Steve Jobs: Jef's a shithead who sucks.
Jef Raskin: Steve would have made an excellent king of France.

Apple may have done well to bring in junior high teachers to help with team dynamics. Or maybe that would have defused all the creative energy. Who knows? You live on a weird planet. Apple is the most valuable publicly traded company in the world, now worth $2.1 trillion. It's hard to know how much of this is because of and how much of this is in spite of men who took projects so personally.

These comments are from Adam Fisher's Valley of Genius.

26 April 2021

Heavenly Relics as Means to Raise Money for Earthly Projects

Like many churches, the Castle Church of Wittenberg where Luther would nail his 95 theses had relics. More than 19,000 of them. The collection of relics included a twig from Moses' burning bush, four hairs of the Virgin Mary, five particles of her milk, a piece of Jesus's swaddling clothes, two pieces of hay from the manger, five pieces of the table from the Last Supper, and eight thorns from Jesus's crown. These were put on display once or twice a year.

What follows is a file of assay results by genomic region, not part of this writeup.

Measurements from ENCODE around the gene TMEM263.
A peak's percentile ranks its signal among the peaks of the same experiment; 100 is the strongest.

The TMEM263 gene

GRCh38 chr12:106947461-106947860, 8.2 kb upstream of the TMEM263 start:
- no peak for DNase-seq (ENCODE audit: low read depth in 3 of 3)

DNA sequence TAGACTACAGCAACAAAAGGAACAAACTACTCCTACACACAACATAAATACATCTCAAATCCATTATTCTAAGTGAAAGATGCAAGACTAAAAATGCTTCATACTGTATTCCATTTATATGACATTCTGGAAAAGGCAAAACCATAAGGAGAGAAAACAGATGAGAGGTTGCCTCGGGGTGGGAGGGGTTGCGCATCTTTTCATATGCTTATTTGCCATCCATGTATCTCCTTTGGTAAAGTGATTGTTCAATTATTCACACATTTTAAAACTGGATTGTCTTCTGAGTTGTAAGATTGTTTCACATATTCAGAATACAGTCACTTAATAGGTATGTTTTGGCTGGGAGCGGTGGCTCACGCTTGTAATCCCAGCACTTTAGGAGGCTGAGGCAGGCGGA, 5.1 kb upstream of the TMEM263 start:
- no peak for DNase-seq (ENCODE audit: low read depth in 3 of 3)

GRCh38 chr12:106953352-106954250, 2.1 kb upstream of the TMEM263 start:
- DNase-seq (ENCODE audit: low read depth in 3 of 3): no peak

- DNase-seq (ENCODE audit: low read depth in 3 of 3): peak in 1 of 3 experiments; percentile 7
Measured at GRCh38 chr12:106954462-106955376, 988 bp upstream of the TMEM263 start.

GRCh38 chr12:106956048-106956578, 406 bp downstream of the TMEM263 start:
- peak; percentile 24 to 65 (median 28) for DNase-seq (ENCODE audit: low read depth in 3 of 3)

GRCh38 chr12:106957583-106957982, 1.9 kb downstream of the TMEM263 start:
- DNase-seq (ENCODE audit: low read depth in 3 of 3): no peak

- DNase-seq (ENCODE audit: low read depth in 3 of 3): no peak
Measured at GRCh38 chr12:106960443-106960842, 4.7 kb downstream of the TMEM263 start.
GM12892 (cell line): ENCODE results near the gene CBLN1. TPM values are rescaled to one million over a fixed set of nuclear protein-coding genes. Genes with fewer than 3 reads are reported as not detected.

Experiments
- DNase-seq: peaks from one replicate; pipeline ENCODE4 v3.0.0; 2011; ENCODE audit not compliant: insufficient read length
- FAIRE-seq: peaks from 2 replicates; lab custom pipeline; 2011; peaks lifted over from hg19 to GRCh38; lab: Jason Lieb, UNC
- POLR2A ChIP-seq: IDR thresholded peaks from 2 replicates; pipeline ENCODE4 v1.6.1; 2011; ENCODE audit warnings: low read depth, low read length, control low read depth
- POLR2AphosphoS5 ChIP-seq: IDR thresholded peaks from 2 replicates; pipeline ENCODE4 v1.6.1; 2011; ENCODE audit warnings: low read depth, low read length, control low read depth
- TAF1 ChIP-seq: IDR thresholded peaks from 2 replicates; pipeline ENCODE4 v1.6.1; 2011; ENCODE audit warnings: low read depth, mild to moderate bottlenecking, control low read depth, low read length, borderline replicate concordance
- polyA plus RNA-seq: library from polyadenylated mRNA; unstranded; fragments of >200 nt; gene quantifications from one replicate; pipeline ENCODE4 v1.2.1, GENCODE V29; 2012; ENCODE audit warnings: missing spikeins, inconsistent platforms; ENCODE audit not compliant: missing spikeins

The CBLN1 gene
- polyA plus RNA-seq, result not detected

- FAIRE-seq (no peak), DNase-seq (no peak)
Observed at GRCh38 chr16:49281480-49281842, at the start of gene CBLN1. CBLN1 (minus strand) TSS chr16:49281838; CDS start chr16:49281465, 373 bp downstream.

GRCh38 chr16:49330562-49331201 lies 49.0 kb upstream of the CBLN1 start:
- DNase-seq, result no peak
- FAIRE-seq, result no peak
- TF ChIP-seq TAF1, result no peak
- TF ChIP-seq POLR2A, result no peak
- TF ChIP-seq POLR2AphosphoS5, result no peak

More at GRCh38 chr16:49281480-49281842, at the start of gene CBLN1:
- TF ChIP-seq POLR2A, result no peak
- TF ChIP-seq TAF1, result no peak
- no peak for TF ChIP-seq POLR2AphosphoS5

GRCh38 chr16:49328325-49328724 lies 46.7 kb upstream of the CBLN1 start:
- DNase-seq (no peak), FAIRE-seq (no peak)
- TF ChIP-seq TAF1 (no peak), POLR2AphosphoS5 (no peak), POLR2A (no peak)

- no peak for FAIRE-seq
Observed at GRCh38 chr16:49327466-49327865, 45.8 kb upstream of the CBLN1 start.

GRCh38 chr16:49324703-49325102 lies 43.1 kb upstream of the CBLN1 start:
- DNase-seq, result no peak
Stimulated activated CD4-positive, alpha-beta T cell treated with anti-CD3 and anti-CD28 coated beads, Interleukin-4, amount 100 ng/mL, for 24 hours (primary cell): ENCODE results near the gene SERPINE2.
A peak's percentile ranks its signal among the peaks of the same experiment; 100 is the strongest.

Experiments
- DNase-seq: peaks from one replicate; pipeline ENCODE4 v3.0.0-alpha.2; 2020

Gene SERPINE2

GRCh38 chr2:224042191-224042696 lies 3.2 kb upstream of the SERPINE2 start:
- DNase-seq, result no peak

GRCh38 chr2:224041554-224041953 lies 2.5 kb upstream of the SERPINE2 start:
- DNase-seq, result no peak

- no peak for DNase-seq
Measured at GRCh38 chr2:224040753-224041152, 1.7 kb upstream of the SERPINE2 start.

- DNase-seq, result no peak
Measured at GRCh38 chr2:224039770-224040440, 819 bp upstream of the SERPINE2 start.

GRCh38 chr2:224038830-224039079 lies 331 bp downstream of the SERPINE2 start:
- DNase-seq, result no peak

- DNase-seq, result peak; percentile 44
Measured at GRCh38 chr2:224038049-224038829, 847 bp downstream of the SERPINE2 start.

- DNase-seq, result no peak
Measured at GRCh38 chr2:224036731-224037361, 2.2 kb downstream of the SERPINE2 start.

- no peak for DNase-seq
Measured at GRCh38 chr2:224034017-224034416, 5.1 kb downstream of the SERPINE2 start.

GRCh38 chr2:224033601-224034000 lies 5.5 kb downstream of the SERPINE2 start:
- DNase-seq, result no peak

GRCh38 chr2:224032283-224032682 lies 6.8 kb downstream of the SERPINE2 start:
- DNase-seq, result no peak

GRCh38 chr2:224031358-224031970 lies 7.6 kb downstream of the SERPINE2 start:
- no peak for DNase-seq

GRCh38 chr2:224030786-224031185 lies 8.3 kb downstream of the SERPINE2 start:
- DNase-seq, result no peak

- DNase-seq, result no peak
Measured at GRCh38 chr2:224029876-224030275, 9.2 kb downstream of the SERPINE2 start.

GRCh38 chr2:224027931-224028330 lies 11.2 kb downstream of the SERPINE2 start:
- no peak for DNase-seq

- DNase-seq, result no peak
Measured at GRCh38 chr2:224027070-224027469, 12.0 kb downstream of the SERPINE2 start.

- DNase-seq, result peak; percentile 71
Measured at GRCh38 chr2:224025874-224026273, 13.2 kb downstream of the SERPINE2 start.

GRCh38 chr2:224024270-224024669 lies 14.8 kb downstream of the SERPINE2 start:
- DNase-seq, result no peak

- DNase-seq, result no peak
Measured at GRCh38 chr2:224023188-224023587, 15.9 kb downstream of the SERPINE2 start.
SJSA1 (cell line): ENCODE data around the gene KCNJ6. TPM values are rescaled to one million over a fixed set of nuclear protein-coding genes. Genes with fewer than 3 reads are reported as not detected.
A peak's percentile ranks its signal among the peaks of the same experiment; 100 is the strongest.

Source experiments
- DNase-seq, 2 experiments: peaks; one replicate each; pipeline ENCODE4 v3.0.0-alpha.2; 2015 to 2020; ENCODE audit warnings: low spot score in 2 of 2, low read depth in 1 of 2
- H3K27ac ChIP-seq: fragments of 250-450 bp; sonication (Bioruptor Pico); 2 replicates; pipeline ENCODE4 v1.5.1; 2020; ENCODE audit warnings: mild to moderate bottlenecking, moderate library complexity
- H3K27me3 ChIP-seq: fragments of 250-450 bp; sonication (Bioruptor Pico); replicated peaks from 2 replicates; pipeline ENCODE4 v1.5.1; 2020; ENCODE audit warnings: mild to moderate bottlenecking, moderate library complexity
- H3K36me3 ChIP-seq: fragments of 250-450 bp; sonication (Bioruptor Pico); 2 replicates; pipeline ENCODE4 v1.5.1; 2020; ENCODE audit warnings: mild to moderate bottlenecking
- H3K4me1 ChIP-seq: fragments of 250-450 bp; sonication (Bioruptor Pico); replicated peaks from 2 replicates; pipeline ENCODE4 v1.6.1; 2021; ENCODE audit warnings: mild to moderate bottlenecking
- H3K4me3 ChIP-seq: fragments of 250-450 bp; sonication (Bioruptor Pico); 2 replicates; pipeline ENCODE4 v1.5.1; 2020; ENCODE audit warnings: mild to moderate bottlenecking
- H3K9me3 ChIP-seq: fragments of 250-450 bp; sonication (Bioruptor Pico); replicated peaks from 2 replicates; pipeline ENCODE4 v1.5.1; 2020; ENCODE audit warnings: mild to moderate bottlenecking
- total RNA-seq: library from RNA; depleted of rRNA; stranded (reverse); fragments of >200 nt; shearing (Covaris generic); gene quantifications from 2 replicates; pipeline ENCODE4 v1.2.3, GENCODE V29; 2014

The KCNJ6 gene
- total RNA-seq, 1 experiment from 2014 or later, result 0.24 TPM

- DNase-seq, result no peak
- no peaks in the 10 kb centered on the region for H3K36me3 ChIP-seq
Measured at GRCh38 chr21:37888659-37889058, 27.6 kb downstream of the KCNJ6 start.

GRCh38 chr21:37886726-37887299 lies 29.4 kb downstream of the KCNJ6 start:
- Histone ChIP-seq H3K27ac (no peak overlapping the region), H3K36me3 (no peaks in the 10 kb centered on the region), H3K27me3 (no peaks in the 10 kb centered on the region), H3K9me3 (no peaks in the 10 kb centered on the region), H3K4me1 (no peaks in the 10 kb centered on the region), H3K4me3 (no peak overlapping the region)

Each relic had an associated indulgence that reduced the time a sinner had to spend in purgatory by days or years. Added together, the relics in the church collection could bring about a reduction of precisely 1,902,202 years and 270 days in purgatory.

That may have been the origin of the "must see" exhibition.

Oh, and they then used the money collected by people come to see the exhibit to fund bridges, dikes, schools, hospitals, and cathedrals. People were willing to pay for what they imagined and the authorities used that to pay for what was real. That's an interesting governance model and may have actually been more sustainable than the one we have now.